The Day's Vanity
The intellect of man is forced to choose
perfection of the life, or of the work.
An odd way of putting it. The intellect is forced to choose, but not the man? Maybe he means, not that we must actually choose -- how could we? -- but that we must make up a story about what we are doing with our lives.
Yeats was obsessed with creating perfect work, and I think this line tells us why. To create perfect work is to have an excuse for a botched life.
And if it take the second must refuse
A heavenly mansion, raging in the dark.
I guess if you take the second, you get to indulge in fantasies about what would have happened if you'd chosen the first :-) We rage in the dark in any case. But
When all that story's finished, what's the news?
In luck or out the toil has left its mark:
That old perplexity an empty purse,
Or the day's vanity, the night's remorse.
What old perplexity? The only perplexity we've been told about is the perplexity of the choice between the life and the work. A perplexity, apparently, that's formed the currency of the work that supposedly denied it. But exhausted, at the end.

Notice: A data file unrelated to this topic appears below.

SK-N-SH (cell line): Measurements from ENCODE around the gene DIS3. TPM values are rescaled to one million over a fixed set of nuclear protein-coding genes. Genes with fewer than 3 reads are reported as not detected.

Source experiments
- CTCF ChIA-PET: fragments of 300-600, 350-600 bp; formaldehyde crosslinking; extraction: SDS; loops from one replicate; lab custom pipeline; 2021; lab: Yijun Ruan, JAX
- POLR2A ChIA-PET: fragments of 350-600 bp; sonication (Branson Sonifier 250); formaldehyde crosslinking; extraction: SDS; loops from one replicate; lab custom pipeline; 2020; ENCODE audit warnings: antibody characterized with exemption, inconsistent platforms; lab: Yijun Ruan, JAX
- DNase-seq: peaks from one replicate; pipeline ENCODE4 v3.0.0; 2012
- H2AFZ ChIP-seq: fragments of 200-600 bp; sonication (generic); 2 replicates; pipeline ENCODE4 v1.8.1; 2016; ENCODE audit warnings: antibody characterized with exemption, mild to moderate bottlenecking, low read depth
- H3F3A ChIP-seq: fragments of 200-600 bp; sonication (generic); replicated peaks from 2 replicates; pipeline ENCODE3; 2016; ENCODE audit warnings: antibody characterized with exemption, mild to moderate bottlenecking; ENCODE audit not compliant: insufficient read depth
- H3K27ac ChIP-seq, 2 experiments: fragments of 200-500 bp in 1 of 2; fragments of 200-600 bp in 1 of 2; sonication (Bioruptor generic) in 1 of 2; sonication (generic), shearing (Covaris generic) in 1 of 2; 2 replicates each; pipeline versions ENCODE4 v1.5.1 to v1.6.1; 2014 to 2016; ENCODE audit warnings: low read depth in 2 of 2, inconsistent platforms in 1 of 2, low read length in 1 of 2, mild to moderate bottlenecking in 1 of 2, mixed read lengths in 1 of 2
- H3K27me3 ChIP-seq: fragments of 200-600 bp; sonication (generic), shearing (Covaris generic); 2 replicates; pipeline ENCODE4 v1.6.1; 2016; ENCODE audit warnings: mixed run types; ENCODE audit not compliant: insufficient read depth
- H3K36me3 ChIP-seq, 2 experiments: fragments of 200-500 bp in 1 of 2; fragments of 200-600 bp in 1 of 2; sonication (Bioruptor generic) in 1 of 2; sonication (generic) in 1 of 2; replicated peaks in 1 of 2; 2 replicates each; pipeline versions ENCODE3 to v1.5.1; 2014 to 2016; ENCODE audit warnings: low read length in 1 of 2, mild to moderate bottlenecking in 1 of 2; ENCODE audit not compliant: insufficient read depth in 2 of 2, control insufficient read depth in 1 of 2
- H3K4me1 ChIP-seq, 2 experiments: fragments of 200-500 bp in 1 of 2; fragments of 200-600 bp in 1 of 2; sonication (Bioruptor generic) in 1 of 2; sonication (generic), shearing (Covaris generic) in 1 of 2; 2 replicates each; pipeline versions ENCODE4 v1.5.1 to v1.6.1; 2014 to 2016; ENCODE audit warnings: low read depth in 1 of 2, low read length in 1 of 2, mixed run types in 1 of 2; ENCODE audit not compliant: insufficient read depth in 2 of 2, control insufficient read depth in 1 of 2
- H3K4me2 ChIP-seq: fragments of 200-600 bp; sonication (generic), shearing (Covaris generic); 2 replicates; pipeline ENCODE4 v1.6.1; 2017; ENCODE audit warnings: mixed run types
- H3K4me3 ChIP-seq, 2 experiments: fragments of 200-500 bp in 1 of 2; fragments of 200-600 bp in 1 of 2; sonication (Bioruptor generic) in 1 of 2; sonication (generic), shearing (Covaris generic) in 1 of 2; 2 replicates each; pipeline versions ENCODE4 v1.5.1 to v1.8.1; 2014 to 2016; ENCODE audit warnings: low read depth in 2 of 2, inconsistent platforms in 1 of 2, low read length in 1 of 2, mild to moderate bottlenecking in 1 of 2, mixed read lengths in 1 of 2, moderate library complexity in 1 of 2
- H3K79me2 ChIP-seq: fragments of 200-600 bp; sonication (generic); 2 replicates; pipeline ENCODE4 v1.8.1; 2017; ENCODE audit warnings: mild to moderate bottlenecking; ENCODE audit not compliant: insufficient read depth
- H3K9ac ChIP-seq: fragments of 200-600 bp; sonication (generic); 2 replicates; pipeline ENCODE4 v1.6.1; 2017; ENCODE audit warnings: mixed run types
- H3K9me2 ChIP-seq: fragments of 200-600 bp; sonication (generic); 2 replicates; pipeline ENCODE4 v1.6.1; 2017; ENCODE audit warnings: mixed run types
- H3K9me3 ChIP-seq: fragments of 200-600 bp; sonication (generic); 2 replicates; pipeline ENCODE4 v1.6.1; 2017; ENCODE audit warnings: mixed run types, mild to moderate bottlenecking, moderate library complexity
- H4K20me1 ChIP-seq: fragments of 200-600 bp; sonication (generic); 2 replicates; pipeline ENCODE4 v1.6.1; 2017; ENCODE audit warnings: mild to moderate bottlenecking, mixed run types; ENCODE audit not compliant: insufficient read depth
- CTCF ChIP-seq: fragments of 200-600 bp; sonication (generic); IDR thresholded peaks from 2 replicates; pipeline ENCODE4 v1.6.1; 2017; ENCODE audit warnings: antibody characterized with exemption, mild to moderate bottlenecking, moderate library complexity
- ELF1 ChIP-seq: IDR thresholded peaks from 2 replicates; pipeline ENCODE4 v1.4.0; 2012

At the end we come the same place, then -- the place of recognizing the vanity of all our works -- to which presumably we would have gone had we chosen perfection of the life. But we are spent, exhausted by the habit of work -- by the mark it has left on us.
As so often, with Yeats, the swagger. I come to the end the poem with no doubt that he considers the second a nobler choice, the ubermensch's choice, the Great Artist's choice, and we're supposed to admire him for it, and pity the suffering it has entailed. Art may be vanity, but it's a higher calling than lounging about in heavenly mansions.
I loved Yeats when I was young. I still do -- what a fabulous line, The day's vanity, the night's remorse! -- but I no longer think of him as a guide. There is no such choice. There is no perfect work, and there is no perfect life, and even if there were, one couldn't compensate for the other.